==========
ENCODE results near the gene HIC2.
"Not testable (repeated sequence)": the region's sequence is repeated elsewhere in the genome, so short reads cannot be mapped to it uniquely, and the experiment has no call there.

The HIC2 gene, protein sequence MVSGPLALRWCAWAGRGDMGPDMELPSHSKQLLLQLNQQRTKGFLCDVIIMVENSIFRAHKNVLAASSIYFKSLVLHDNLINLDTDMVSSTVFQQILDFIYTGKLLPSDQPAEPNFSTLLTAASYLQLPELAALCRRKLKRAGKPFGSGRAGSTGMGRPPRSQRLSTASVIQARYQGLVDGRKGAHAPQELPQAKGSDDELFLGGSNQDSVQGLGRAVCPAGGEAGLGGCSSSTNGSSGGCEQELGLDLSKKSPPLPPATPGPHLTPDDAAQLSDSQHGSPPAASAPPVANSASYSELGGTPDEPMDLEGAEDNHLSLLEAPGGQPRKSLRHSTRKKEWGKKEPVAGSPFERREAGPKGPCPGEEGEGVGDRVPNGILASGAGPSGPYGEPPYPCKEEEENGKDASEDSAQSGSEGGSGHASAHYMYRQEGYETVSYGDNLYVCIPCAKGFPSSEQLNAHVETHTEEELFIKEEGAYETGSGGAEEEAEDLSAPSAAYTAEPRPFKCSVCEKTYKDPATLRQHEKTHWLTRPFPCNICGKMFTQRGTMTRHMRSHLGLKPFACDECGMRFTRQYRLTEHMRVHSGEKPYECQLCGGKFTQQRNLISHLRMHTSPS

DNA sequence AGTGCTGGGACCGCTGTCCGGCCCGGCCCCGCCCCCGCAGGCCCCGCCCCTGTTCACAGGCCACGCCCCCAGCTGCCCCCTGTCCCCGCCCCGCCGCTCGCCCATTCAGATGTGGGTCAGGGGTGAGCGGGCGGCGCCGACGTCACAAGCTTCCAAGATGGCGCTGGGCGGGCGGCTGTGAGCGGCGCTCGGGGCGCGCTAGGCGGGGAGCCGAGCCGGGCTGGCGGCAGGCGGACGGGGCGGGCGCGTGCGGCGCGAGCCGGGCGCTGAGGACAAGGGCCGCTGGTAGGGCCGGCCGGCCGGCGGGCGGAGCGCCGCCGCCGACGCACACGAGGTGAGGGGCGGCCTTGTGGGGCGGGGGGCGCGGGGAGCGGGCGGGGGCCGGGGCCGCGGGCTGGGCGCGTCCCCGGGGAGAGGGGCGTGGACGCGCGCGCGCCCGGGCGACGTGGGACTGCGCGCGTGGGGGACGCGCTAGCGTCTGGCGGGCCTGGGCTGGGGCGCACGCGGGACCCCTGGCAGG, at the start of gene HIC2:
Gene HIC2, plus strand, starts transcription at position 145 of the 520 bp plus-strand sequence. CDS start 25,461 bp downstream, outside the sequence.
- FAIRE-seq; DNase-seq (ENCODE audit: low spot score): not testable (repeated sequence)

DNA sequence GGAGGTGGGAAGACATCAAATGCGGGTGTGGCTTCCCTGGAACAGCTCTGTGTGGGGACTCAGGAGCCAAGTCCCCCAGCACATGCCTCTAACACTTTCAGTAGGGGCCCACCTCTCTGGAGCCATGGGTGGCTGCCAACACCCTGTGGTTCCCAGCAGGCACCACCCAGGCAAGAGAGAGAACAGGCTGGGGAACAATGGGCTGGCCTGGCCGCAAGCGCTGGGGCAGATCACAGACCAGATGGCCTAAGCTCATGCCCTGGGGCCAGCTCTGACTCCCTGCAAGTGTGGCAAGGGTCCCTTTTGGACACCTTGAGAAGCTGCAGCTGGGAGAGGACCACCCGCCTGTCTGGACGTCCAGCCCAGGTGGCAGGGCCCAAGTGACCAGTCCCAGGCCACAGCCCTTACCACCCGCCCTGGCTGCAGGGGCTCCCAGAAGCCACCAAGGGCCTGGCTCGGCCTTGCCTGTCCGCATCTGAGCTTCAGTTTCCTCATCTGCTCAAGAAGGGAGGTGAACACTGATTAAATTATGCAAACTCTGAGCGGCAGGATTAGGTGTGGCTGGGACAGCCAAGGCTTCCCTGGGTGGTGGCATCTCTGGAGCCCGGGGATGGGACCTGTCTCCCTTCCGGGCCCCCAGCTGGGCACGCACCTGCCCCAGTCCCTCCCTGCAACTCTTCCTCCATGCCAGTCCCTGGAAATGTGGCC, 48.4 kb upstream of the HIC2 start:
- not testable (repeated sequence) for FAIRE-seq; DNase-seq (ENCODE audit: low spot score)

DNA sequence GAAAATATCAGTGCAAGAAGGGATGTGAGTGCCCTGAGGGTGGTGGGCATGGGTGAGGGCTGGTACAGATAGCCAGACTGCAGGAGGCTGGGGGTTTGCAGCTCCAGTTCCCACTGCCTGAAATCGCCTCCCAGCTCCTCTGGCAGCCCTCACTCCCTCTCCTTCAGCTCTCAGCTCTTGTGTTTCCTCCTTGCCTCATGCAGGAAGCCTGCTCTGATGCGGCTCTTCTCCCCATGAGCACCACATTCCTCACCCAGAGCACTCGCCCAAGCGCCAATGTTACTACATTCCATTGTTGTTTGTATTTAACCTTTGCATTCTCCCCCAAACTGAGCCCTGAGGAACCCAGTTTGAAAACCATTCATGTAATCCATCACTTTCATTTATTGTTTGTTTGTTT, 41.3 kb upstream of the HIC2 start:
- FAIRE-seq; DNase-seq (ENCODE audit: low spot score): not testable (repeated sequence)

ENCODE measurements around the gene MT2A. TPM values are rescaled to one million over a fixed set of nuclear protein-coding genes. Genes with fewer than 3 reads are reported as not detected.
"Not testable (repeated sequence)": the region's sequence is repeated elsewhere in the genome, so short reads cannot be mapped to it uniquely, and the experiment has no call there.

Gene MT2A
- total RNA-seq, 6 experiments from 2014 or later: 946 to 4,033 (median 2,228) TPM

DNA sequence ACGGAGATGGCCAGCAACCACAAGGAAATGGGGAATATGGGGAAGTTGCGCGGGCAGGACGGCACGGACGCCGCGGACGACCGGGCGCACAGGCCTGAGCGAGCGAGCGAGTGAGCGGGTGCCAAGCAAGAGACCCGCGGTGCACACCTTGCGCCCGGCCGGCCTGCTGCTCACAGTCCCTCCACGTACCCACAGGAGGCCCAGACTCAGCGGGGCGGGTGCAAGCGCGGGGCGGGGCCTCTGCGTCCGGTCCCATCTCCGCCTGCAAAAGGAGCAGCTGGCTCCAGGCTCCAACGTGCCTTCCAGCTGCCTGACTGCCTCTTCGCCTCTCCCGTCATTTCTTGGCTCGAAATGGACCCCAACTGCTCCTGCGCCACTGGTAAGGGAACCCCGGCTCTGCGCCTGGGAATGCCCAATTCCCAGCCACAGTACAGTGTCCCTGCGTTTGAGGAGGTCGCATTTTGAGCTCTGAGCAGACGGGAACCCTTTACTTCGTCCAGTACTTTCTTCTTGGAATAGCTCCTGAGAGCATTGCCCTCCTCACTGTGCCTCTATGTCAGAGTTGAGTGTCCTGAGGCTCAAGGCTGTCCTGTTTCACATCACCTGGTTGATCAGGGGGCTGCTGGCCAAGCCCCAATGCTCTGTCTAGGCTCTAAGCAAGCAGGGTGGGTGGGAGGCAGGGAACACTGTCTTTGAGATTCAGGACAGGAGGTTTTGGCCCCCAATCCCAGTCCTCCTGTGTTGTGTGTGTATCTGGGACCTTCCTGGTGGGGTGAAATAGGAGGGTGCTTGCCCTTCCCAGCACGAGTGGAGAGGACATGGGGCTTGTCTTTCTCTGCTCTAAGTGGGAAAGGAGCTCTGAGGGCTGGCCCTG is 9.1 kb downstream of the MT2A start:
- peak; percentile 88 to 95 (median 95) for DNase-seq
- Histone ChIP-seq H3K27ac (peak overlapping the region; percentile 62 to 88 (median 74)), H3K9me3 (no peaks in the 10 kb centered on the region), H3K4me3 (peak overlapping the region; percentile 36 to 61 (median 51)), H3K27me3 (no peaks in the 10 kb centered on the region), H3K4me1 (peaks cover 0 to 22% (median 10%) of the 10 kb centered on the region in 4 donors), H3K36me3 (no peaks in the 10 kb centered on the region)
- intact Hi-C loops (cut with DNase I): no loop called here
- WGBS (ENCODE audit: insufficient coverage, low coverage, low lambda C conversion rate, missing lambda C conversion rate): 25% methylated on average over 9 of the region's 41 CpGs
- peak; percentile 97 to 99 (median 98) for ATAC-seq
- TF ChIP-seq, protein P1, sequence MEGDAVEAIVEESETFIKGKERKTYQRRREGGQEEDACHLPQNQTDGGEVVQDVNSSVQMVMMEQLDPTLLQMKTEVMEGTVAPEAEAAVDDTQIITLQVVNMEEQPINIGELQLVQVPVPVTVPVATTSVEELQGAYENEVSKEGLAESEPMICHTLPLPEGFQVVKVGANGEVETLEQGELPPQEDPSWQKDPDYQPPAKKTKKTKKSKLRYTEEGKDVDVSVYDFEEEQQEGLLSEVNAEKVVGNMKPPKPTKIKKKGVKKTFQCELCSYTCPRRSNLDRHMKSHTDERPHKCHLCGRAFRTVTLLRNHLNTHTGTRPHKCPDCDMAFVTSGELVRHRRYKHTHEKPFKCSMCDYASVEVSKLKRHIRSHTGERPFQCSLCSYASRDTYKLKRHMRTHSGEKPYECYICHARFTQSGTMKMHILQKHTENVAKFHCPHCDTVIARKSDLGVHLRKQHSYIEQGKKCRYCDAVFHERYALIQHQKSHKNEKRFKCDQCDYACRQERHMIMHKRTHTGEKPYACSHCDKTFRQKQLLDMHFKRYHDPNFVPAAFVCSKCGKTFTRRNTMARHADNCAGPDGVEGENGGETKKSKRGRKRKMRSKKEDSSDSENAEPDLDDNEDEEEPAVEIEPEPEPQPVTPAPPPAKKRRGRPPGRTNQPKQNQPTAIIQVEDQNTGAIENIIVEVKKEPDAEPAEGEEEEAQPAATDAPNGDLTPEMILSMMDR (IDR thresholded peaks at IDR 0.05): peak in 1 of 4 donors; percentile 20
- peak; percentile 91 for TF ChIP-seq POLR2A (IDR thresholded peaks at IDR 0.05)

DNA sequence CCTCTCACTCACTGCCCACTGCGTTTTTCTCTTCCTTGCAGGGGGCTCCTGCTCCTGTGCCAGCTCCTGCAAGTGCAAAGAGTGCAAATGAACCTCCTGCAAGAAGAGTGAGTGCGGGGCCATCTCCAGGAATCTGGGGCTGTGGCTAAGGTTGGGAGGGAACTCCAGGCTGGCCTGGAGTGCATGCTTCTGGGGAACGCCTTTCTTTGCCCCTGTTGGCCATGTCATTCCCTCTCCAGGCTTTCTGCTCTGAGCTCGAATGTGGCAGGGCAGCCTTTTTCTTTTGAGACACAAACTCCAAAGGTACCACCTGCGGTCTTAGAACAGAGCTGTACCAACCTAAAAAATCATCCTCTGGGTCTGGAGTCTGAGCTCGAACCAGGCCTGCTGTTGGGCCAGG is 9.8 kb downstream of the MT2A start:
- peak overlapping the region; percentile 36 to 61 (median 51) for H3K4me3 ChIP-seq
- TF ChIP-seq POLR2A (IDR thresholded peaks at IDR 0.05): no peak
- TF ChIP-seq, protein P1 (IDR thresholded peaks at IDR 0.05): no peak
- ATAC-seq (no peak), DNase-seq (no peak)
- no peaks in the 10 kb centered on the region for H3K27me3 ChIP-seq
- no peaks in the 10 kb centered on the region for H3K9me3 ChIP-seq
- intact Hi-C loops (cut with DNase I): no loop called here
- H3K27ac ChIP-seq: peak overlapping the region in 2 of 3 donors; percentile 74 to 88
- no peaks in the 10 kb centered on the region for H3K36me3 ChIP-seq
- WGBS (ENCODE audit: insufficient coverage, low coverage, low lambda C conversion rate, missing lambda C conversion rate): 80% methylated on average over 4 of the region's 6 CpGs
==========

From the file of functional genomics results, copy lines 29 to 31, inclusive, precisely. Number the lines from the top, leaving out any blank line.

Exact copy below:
- no peaks in the 10 kb centered on the region for H3K9me3 ChIP-seq
- intact Hi-C loops (cut with DNase I): no loop called here
- H3K27ac ChIP-seq: peak overlapping the region in 2 of 3 donors; percentile 74 to 88